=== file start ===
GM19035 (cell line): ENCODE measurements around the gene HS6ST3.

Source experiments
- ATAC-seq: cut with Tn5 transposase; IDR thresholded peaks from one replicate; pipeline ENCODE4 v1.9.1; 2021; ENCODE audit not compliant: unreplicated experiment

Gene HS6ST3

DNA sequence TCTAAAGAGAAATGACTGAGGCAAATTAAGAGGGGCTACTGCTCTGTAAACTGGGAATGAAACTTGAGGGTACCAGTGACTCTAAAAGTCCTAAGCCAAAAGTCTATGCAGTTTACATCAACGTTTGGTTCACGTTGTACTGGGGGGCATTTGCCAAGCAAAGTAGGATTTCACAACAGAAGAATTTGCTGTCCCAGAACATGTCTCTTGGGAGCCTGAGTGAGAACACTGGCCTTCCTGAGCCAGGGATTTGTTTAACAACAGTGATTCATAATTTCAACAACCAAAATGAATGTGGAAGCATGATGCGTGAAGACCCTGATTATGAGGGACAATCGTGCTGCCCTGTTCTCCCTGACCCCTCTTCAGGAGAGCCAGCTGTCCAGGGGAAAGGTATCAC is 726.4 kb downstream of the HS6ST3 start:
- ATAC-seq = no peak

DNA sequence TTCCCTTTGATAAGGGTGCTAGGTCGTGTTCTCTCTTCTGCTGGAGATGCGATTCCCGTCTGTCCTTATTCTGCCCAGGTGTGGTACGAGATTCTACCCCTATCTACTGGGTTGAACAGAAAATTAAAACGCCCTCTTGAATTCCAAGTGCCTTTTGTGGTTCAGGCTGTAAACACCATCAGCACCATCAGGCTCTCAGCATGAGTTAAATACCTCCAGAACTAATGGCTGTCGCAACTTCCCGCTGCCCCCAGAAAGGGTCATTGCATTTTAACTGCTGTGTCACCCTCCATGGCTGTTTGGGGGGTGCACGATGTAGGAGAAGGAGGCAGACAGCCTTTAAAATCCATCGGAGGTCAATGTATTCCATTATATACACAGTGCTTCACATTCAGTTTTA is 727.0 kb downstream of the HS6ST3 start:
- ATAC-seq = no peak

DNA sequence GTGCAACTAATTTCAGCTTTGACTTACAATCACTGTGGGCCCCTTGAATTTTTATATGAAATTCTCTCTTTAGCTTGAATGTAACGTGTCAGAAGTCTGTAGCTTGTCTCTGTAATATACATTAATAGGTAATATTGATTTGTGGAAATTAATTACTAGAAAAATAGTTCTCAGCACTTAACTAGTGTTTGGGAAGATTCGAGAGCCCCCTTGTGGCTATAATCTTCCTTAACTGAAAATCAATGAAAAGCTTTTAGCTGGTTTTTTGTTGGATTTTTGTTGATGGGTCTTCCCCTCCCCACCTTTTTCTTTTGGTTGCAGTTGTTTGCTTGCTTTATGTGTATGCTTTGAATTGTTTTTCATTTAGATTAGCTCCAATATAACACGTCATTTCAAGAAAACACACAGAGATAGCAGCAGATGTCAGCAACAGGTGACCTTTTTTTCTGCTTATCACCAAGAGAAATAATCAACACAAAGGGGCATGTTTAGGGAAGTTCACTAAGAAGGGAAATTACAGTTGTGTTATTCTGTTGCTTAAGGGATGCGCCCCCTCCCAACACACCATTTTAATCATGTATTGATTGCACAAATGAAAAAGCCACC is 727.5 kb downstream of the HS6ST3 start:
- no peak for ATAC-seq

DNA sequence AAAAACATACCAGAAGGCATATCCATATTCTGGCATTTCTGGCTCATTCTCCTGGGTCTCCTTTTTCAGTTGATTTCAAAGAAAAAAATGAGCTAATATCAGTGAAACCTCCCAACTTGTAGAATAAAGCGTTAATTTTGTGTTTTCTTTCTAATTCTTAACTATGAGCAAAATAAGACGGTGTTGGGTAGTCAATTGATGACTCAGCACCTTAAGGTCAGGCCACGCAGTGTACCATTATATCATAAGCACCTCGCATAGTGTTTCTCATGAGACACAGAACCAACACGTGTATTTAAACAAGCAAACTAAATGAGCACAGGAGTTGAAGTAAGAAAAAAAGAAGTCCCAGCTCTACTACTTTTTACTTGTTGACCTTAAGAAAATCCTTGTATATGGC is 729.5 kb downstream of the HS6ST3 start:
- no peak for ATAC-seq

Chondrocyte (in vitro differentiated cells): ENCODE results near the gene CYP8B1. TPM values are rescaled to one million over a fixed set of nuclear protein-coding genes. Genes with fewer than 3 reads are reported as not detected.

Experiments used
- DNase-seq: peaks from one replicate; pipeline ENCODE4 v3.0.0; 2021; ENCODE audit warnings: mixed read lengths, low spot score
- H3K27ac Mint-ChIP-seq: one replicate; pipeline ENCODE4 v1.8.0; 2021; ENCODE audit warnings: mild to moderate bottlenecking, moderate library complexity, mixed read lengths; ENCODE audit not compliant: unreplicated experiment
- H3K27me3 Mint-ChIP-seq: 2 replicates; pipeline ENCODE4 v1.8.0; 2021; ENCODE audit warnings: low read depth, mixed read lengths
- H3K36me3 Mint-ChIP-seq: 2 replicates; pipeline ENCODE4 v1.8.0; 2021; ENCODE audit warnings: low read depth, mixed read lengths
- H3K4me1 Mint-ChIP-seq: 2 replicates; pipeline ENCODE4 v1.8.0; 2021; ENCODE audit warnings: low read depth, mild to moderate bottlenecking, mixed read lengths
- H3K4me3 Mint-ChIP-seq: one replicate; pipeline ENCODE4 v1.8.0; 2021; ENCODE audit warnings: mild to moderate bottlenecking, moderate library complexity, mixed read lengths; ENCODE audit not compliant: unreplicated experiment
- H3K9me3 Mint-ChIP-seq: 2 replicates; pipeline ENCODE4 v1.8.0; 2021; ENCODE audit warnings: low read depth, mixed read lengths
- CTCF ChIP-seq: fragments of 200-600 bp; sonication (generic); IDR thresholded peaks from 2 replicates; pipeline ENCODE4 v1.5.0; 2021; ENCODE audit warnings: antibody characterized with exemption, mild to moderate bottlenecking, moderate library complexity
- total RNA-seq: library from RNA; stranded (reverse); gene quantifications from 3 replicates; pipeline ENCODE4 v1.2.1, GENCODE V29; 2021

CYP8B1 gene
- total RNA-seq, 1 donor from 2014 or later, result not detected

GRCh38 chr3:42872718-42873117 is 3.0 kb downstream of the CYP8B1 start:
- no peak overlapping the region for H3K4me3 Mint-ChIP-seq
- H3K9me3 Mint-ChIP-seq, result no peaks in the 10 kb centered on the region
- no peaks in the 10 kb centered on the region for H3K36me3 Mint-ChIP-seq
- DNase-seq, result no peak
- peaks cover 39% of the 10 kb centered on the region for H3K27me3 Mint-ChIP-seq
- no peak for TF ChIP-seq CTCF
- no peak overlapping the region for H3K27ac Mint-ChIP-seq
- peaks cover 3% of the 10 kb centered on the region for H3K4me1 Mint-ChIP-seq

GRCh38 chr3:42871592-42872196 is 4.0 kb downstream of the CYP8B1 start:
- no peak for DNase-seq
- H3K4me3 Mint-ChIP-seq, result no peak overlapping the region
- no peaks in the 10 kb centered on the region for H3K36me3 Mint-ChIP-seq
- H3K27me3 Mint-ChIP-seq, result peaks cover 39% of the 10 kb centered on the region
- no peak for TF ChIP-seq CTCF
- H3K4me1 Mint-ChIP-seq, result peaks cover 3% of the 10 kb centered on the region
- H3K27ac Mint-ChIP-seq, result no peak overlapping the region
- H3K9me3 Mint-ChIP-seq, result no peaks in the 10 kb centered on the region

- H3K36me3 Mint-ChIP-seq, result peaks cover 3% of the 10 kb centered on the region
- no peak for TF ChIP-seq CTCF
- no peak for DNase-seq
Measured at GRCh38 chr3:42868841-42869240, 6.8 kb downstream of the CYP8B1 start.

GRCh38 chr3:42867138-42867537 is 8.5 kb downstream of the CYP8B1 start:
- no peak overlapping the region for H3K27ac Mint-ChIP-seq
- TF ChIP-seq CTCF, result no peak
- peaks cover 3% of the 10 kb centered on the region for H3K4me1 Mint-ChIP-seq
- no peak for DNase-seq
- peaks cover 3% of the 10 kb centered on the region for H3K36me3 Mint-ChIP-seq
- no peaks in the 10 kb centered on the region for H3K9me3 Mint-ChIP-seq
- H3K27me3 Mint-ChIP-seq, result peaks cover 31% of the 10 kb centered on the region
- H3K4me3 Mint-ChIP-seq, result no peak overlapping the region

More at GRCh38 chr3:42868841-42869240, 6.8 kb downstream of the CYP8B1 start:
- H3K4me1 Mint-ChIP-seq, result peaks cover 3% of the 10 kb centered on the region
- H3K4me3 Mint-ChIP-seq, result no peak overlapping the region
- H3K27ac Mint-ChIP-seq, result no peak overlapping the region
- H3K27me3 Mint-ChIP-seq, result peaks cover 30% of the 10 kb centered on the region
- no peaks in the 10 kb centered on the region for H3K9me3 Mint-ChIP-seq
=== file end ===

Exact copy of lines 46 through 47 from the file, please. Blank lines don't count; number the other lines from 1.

- no peak for DNase-seq
Measured at GRCh38 chr3:42868841-42869240, 6.8 kb downstream of the CYP8B1 start.